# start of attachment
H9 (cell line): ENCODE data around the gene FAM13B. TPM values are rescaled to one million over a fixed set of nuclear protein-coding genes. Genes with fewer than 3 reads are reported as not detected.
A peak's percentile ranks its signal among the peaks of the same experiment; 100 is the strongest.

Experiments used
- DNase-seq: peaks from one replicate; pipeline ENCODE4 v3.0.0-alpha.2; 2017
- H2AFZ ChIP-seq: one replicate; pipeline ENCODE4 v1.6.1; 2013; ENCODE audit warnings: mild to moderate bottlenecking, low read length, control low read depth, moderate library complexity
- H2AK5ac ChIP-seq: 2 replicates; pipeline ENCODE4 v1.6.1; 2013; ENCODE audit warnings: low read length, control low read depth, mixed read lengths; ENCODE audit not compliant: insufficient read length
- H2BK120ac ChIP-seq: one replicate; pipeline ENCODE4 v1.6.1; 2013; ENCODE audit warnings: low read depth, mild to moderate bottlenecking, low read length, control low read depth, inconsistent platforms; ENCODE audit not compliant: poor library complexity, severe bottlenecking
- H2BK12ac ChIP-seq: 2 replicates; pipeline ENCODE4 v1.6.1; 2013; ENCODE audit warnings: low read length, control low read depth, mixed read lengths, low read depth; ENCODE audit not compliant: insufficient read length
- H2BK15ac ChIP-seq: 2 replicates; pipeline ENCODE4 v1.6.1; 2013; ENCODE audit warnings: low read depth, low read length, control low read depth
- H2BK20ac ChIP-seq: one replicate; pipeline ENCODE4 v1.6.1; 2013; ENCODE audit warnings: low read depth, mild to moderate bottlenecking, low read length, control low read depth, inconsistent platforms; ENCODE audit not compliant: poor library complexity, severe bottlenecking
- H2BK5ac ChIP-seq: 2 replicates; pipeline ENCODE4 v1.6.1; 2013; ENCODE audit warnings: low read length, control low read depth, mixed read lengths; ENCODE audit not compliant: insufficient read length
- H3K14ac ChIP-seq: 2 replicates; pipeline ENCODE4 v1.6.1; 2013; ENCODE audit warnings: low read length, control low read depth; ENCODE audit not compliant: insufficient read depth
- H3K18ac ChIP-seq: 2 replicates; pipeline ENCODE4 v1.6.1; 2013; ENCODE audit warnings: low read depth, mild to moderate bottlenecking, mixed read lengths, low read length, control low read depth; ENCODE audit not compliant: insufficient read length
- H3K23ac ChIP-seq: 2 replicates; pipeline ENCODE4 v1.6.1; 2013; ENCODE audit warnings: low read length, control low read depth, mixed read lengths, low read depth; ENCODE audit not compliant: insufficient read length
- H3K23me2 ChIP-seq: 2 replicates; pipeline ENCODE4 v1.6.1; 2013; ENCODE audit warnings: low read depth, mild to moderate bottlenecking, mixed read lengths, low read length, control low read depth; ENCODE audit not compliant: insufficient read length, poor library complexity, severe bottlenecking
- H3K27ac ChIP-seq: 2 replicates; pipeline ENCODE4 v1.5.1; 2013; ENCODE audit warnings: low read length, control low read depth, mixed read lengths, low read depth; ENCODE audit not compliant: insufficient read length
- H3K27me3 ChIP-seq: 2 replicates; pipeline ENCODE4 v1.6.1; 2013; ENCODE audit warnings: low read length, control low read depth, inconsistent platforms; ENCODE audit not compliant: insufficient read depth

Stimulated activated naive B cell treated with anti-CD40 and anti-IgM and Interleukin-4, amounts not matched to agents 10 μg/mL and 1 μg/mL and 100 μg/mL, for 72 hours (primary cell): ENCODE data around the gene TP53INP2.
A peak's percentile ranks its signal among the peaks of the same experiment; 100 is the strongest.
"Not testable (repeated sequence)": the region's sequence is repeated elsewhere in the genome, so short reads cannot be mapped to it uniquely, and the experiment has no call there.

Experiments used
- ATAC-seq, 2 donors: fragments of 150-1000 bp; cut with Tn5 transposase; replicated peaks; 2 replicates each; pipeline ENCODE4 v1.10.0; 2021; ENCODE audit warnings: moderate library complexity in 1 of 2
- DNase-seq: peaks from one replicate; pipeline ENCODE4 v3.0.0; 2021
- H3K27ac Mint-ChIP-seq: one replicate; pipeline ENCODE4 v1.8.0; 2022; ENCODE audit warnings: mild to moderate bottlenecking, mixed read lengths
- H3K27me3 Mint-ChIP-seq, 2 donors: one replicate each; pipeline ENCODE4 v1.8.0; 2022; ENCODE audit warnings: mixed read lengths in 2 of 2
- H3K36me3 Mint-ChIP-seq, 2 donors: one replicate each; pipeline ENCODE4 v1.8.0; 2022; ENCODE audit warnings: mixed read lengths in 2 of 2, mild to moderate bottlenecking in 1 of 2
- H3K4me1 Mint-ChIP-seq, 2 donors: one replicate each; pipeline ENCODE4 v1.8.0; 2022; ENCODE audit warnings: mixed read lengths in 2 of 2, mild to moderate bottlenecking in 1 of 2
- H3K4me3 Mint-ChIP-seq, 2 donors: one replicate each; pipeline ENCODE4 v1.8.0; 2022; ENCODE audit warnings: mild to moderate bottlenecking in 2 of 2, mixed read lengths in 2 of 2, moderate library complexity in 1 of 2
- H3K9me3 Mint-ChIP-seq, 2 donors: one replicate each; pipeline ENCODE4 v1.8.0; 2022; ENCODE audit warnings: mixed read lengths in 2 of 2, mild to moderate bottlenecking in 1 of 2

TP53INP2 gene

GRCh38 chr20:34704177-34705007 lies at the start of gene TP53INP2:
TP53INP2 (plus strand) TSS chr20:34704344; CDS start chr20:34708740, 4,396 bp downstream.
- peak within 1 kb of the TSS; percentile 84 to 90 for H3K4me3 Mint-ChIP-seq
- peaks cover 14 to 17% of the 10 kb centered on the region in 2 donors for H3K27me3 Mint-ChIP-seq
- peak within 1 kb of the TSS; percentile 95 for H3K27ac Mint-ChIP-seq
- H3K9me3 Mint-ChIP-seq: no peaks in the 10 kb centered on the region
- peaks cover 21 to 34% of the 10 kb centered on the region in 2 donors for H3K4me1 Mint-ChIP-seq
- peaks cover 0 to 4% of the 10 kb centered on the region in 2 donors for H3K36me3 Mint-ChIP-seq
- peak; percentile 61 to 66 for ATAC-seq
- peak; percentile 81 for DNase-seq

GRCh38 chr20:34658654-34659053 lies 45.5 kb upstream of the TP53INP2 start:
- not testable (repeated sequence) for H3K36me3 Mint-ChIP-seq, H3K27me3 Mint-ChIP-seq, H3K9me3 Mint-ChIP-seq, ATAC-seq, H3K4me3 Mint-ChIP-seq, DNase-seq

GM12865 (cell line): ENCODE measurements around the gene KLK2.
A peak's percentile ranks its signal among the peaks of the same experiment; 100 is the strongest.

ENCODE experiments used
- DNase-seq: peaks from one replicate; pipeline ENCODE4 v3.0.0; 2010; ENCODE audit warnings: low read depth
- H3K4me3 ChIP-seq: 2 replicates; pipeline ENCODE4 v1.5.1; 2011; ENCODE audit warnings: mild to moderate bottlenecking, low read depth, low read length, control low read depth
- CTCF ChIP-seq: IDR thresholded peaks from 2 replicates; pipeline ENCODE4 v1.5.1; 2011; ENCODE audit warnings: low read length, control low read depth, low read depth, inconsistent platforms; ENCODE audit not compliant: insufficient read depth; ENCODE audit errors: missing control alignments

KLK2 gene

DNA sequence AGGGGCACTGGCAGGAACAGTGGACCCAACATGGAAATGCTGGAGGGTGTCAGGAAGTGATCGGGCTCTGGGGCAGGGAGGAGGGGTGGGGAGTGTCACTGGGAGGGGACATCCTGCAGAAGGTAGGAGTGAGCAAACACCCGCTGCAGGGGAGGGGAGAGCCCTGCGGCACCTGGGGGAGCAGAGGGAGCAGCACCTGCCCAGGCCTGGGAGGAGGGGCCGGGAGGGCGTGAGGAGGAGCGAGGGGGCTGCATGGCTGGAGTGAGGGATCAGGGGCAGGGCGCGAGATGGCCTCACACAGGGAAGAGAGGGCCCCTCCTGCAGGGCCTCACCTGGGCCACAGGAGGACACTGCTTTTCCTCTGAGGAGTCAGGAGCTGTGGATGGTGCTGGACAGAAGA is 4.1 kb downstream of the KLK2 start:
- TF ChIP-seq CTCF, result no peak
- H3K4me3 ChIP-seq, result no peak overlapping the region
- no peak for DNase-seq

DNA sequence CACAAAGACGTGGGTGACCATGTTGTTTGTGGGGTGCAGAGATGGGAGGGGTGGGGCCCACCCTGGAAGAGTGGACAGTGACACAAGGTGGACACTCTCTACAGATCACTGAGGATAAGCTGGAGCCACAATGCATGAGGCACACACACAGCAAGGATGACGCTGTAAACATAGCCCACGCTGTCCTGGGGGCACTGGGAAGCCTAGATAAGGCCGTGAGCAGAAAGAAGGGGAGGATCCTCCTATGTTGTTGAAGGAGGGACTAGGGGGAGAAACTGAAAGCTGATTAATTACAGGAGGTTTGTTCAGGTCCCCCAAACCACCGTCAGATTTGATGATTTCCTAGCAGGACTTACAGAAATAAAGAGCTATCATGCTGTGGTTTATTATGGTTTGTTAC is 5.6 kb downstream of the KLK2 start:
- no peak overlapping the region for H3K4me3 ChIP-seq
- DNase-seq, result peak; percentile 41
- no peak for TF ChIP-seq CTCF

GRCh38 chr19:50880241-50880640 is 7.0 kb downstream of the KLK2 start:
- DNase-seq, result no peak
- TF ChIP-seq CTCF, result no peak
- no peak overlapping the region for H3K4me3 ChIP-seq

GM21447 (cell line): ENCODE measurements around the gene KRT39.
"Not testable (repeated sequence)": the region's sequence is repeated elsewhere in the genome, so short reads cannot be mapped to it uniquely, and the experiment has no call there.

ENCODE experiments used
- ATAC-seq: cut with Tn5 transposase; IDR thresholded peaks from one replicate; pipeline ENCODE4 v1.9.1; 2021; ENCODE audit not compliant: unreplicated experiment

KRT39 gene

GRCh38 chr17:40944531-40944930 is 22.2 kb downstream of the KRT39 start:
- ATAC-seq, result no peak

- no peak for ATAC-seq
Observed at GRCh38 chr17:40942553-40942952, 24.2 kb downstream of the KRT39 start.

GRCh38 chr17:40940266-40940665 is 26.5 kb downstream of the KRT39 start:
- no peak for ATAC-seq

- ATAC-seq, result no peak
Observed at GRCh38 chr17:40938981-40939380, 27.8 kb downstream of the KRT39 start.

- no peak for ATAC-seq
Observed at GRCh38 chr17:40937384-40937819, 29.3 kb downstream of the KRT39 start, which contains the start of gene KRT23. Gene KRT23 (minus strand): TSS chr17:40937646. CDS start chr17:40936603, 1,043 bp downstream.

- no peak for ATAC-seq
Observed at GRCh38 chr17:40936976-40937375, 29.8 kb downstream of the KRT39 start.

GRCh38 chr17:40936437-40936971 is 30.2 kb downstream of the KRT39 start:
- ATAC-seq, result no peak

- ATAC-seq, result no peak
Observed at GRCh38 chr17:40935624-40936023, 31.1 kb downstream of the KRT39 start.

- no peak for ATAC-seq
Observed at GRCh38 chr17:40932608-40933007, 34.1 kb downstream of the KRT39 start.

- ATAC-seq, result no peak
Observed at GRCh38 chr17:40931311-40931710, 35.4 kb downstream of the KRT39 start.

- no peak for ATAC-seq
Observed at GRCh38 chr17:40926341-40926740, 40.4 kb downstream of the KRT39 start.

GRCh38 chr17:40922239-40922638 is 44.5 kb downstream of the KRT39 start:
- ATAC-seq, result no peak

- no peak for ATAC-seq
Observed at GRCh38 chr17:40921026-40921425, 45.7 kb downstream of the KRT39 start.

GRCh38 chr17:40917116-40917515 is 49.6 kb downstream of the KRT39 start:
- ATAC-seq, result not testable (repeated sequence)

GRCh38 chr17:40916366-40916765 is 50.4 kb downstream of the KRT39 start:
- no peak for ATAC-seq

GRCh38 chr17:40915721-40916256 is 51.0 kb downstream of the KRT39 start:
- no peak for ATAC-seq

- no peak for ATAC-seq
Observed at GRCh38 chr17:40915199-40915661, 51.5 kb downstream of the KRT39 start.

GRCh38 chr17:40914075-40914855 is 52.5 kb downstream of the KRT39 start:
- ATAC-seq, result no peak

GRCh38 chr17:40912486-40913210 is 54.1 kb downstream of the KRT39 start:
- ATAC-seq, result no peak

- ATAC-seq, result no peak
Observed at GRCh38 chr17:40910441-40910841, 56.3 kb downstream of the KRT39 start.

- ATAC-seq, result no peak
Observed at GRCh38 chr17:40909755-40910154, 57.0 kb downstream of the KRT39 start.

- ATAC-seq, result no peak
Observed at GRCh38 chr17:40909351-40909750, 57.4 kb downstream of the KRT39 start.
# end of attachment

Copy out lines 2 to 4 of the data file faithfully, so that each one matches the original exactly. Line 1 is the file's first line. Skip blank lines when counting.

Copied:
A peak's percentile ranks its signal among the peaks of the same experiment; 100 is the strongest.

Experiments used
- DNase-seq: peaks from one replicate; pipeline ENCODE4 v3.0.0-alpha.2; 2017